This Article describes the major shortcomings of existing US federal, state, and local laws related to the recycling of solid waste; explains why these deficiencies are more costly to the US today than ever before; and identifies a set of specific policy strategies capable of supporting the development of a modernized, efficient, and profitable domestic recycling system. The Article ultimately recommends a multi-faceted approach to improving the nation’s domestic recycling programs that could ultimately usher in a new era of sustainable and cost-justifiable US recycling.
Section I of this Article describes the history and development of US recycling programs, outlining how the nation became highly dependent on China to process much of its recyclable solid waste and how new Chinese solid waste importation restrictions have created solid waste disposal crises across the US. Section II highlights how major gaps and deficiencies in existing US recycling policies have hindered the development of adequate domestic recycling infrastructures and systems. Section III examines various policies and actions that private companies, municipalities, states, and the federal government are now considering or employing in efforts to address the nation’s recycling crisis. Section IV then proposes several specific strategies capable of finally promoting the development of a cost-effective and sustainable domestic recycling system.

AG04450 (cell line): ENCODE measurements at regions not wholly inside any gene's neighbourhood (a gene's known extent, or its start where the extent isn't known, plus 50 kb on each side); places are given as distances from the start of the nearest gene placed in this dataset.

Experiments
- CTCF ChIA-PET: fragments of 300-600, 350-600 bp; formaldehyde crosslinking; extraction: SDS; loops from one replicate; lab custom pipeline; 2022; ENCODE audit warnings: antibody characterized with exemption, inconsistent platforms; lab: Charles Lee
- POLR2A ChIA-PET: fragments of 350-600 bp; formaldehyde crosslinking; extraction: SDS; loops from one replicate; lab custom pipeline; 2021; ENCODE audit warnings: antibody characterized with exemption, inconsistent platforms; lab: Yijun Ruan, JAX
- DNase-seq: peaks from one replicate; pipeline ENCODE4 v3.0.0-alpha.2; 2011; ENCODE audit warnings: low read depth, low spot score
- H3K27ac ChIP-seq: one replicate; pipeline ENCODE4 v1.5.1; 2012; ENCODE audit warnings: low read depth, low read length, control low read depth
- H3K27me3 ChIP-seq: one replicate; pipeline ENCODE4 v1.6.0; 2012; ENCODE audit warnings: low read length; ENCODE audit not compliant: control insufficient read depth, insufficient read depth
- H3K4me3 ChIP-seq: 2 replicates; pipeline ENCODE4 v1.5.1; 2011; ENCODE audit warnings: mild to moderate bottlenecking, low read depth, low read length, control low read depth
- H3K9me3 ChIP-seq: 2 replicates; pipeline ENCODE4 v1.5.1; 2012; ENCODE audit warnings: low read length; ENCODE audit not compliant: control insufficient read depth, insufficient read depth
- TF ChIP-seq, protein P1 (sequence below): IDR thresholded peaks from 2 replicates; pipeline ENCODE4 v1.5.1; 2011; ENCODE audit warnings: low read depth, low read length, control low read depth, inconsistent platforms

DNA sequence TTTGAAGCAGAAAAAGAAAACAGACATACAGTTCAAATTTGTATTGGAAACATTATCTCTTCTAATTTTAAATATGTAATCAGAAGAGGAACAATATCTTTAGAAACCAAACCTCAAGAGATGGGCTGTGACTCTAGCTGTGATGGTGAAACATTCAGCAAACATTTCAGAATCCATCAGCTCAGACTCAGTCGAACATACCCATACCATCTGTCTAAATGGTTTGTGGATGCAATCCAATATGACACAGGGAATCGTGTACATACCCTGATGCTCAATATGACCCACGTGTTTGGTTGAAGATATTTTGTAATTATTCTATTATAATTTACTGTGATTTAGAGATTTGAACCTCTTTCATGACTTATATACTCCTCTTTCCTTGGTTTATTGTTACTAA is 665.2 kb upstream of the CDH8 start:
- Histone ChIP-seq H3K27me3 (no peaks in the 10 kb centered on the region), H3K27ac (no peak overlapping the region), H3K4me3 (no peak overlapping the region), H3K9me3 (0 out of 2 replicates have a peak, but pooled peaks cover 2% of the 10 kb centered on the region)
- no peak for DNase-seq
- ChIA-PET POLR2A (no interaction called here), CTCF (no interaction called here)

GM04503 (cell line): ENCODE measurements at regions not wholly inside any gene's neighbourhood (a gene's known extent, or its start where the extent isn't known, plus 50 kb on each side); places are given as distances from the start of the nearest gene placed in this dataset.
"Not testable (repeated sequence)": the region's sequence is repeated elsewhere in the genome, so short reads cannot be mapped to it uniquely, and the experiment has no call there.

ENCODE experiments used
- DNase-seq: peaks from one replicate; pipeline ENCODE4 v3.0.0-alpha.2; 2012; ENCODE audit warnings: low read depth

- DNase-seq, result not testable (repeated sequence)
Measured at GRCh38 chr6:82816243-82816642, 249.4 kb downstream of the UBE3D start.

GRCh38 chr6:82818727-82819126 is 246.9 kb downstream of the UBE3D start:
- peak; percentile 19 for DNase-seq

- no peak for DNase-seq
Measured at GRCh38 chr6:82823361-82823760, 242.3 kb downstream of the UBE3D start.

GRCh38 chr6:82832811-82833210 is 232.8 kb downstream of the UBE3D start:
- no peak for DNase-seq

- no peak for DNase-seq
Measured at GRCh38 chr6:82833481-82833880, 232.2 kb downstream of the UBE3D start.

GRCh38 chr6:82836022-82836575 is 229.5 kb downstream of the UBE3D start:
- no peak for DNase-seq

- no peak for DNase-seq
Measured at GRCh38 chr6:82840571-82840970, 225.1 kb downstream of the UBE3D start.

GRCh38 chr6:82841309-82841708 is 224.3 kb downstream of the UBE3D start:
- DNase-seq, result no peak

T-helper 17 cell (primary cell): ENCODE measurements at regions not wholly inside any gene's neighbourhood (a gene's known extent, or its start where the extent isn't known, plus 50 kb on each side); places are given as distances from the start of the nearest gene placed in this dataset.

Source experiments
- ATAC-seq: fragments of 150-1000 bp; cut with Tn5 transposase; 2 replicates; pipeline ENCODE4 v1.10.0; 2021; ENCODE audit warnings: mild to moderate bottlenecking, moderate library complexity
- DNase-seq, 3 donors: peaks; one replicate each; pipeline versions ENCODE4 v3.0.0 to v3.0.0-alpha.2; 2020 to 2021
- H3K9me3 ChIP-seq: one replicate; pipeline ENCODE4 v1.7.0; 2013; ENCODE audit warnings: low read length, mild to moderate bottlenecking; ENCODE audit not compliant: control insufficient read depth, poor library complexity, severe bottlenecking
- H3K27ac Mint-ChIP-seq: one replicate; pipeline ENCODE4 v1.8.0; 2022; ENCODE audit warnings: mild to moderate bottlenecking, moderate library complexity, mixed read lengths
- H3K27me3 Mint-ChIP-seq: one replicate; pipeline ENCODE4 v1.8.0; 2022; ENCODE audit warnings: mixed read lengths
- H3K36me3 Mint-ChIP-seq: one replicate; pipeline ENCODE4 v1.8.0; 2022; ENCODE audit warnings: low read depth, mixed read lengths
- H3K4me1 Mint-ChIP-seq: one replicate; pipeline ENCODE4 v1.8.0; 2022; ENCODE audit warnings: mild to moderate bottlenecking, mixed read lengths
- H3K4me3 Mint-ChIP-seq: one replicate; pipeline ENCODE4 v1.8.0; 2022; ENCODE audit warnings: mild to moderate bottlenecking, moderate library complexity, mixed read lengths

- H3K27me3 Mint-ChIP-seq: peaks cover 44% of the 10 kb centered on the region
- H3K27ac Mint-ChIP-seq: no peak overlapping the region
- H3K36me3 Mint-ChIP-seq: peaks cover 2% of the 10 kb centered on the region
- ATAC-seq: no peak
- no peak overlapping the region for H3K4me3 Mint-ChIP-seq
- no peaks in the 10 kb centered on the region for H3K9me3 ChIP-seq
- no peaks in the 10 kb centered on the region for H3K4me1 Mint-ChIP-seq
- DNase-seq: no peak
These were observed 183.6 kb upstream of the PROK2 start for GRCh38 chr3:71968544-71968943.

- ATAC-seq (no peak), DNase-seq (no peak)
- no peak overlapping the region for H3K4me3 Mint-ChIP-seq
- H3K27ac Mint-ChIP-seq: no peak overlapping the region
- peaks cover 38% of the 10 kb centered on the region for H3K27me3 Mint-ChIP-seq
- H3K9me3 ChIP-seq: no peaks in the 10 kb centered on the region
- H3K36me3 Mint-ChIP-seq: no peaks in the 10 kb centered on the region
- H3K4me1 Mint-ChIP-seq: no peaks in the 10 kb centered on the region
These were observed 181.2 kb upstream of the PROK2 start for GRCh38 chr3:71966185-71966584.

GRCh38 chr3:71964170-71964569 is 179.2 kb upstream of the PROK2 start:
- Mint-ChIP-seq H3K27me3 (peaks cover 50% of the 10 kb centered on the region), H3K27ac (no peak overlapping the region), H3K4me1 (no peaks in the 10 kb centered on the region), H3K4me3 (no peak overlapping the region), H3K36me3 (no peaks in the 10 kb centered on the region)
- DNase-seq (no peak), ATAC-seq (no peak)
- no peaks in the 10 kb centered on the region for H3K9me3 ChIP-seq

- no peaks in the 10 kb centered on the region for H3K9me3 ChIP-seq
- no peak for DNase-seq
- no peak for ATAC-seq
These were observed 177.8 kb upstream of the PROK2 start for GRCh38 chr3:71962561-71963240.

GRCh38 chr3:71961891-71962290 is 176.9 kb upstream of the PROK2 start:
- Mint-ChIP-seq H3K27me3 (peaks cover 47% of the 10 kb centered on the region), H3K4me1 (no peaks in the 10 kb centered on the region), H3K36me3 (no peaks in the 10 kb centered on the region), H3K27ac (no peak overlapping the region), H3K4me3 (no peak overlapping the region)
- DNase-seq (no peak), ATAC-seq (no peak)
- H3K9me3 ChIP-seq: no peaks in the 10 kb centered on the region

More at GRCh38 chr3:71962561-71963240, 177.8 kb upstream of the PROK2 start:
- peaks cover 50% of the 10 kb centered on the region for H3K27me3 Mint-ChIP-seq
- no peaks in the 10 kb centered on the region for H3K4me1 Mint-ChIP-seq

Megan Manning and Stephanie Deskins,
Making It Usable Again: Reviving the Nation’s Domestic Recycling Industry, 50 Golden Gate U. L. Rev. 107